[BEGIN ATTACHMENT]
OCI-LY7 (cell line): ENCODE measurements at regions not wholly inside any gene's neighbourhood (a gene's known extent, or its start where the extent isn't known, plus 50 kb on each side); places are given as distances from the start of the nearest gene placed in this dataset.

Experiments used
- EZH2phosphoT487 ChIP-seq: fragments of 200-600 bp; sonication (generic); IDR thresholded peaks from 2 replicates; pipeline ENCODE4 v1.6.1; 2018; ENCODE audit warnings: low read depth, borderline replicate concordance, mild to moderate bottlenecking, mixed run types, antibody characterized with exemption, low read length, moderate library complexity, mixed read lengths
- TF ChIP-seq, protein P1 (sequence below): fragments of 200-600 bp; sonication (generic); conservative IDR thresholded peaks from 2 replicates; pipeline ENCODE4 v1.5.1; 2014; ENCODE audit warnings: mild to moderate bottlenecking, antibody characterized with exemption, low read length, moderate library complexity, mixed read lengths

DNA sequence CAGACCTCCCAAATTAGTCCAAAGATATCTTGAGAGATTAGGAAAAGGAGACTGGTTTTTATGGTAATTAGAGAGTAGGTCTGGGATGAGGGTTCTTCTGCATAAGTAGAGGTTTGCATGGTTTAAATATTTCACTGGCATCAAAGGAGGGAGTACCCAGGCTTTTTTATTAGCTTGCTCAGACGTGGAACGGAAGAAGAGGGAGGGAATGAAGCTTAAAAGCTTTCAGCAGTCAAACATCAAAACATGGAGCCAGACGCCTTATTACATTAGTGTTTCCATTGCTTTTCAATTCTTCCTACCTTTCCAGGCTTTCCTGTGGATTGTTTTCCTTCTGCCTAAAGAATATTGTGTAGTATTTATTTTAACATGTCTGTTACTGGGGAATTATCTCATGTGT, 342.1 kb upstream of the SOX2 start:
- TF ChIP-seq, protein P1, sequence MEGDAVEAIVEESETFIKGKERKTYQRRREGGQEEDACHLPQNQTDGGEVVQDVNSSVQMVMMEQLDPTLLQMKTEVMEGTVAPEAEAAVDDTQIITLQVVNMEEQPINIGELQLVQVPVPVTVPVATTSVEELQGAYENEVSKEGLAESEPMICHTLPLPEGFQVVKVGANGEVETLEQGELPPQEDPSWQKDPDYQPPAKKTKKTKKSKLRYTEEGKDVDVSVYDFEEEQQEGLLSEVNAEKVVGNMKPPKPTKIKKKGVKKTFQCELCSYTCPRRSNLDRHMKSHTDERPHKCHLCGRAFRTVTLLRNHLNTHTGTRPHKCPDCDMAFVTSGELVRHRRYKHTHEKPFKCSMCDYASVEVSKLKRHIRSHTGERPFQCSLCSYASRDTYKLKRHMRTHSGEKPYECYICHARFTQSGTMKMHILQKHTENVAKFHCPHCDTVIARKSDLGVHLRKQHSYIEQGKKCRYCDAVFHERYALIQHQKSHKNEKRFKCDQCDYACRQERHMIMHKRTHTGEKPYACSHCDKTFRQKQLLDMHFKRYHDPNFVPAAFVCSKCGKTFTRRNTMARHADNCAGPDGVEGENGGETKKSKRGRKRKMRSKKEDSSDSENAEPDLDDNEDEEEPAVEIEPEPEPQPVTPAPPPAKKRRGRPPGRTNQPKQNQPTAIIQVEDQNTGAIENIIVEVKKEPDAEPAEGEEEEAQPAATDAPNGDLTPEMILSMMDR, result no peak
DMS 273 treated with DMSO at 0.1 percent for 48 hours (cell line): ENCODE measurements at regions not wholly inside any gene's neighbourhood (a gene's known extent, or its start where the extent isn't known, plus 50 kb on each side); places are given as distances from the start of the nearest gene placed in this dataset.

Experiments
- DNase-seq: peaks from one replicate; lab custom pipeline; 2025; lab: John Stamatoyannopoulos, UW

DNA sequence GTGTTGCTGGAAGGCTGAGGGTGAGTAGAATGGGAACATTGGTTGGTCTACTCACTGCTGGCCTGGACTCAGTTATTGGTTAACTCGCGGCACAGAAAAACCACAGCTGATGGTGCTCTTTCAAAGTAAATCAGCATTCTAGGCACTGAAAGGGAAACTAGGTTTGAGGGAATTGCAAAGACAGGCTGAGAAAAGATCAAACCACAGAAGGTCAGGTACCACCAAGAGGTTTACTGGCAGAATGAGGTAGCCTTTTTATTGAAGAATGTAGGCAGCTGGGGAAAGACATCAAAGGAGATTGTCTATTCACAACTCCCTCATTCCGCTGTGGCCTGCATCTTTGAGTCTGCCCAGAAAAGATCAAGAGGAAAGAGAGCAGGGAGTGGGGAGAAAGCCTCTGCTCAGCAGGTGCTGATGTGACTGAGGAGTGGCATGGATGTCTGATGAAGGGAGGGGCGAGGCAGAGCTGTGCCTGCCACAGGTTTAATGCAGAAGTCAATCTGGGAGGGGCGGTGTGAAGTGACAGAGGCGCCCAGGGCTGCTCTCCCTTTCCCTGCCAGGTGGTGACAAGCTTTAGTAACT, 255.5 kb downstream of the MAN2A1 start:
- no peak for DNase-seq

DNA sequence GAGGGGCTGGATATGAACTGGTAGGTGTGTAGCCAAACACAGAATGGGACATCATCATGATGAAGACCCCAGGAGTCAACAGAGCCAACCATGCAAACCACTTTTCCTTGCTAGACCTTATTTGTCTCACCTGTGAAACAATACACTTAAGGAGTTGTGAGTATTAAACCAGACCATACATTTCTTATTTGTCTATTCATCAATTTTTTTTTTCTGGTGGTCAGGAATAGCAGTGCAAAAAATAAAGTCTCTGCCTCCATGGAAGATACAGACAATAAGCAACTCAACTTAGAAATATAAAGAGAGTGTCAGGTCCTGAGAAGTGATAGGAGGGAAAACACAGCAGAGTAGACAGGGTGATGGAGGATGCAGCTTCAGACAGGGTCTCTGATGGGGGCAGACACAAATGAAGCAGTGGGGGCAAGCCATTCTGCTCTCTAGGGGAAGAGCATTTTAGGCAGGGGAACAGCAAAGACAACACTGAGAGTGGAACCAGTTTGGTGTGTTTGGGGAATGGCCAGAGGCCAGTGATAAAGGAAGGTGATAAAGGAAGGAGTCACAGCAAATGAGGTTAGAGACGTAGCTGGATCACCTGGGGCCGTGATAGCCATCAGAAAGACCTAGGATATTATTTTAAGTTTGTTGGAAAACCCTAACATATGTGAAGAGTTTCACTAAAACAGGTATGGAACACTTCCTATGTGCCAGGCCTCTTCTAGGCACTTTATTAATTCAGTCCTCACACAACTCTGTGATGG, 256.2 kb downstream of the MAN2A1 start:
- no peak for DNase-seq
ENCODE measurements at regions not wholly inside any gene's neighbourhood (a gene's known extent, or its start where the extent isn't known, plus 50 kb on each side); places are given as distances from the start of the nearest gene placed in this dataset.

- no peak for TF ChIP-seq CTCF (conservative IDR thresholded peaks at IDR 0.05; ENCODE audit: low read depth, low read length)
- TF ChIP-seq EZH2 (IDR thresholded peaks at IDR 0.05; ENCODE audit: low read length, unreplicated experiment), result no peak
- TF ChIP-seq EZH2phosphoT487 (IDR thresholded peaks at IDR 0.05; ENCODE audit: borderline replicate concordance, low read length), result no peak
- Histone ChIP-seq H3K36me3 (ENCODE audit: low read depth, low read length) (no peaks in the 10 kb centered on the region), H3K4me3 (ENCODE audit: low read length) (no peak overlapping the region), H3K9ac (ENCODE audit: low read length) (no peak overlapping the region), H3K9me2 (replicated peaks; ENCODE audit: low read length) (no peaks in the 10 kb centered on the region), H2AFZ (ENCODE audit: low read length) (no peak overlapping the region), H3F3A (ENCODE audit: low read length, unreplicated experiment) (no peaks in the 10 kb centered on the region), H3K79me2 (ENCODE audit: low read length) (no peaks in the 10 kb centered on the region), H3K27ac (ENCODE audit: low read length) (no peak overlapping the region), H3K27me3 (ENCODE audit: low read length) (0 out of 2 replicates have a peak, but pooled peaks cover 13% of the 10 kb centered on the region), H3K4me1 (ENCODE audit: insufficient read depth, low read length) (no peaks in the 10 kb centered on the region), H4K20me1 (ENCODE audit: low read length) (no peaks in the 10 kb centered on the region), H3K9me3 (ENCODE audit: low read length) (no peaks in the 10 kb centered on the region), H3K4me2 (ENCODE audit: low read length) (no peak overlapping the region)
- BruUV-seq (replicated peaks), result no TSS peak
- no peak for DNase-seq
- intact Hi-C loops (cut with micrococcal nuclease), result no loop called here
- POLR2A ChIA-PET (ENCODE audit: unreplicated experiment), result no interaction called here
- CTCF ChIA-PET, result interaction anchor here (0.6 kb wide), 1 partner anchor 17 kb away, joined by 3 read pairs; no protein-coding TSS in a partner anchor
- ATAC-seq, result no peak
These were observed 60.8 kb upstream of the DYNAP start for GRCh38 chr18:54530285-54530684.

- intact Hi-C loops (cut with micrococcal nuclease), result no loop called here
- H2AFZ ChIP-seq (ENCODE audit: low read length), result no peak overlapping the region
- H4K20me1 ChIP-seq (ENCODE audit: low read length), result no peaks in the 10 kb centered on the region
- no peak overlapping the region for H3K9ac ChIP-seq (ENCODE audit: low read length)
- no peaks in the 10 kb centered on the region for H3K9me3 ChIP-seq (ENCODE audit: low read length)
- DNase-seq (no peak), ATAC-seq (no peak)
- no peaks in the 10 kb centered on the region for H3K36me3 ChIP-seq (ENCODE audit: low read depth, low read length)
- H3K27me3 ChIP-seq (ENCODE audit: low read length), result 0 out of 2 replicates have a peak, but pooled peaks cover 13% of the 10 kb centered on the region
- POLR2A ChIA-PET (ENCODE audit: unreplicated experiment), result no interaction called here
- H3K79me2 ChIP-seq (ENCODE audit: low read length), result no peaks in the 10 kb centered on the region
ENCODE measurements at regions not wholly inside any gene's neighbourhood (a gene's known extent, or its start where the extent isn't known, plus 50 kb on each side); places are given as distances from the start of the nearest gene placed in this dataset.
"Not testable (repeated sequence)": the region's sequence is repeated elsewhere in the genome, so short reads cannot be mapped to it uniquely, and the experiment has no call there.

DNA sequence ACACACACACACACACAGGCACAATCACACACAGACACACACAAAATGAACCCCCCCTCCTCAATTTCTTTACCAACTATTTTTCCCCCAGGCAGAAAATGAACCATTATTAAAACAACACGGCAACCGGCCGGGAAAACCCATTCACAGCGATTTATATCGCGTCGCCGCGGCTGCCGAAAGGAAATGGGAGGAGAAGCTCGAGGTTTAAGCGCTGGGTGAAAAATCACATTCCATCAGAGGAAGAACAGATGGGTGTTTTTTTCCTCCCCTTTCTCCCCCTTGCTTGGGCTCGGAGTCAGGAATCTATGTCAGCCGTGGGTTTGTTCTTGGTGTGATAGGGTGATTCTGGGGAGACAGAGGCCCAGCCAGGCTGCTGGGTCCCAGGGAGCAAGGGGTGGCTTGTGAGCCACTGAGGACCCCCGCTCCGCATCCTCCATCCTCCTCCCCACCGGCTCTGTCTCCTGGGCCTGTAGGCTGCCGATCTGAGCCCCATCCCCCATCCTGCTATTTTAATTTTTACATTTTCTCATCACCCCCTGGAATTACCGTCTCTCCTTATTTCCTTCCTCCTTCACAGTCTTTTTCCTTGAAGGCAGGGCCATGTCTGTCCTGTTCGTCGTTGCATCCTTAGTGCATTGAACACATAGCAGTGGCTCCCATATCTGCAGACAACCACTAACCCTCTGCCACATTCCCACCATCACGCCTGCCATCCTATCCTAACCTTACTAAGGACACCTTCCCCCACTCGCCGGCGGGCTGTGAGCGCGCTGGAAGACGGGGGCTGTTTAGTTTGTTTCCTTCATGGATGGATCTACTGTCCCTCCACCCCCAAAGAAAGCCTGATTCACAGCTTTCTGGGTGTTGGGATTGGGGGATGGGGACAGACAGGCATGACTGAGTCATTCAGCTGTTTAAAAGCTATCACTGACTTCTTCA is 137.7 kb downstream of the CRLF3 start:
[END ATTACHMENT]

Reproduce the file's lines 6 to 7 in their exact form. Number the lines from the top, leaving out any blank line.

- TF ChIP-seq, protein P1, sequence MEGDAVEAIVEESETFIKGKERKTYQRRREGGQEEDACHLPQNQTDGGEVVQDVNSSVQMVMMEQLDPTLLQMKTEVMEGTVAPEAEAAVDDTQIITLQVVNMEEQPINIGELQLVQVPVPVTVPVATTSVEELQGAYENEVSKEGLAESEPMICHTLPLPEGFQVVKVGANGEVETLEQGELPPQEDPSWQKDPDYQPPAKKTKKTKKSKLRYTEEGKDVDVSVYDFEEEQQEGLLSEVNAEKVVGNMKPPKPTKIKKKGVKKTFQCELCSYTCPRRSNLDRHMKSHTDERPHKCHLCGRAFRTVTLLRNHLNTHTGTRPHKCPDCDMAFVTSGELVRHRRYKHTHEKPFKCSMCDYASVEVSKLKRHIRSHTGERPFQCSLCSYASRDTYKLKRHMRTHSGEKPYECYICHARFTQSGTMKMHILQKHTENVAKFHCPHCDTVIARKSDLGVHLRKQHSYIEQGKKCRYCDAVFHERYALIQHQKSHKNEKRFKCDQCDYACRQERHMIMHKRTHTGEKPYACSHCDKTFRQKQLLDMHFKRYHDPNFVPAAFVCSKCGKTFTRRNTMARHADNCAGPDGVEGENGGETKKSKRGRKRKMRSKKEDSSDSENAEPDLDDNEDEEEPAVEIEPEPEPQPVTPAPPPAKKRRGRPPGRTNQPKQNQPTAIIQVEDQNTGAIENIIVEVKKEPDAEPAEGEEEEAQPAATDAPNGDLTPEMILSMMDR, result no peak
DMS 273 treated with DMSO at 0.1 percent for 48 hours (cell line): ENCODE measurements at regions not wholly inside any gene's neighbourhood (a gene's known extent, or its start where the extent isn't known, plus 50 kb on each side); places are given as distances from the start of the nearest gene placed in this dataset.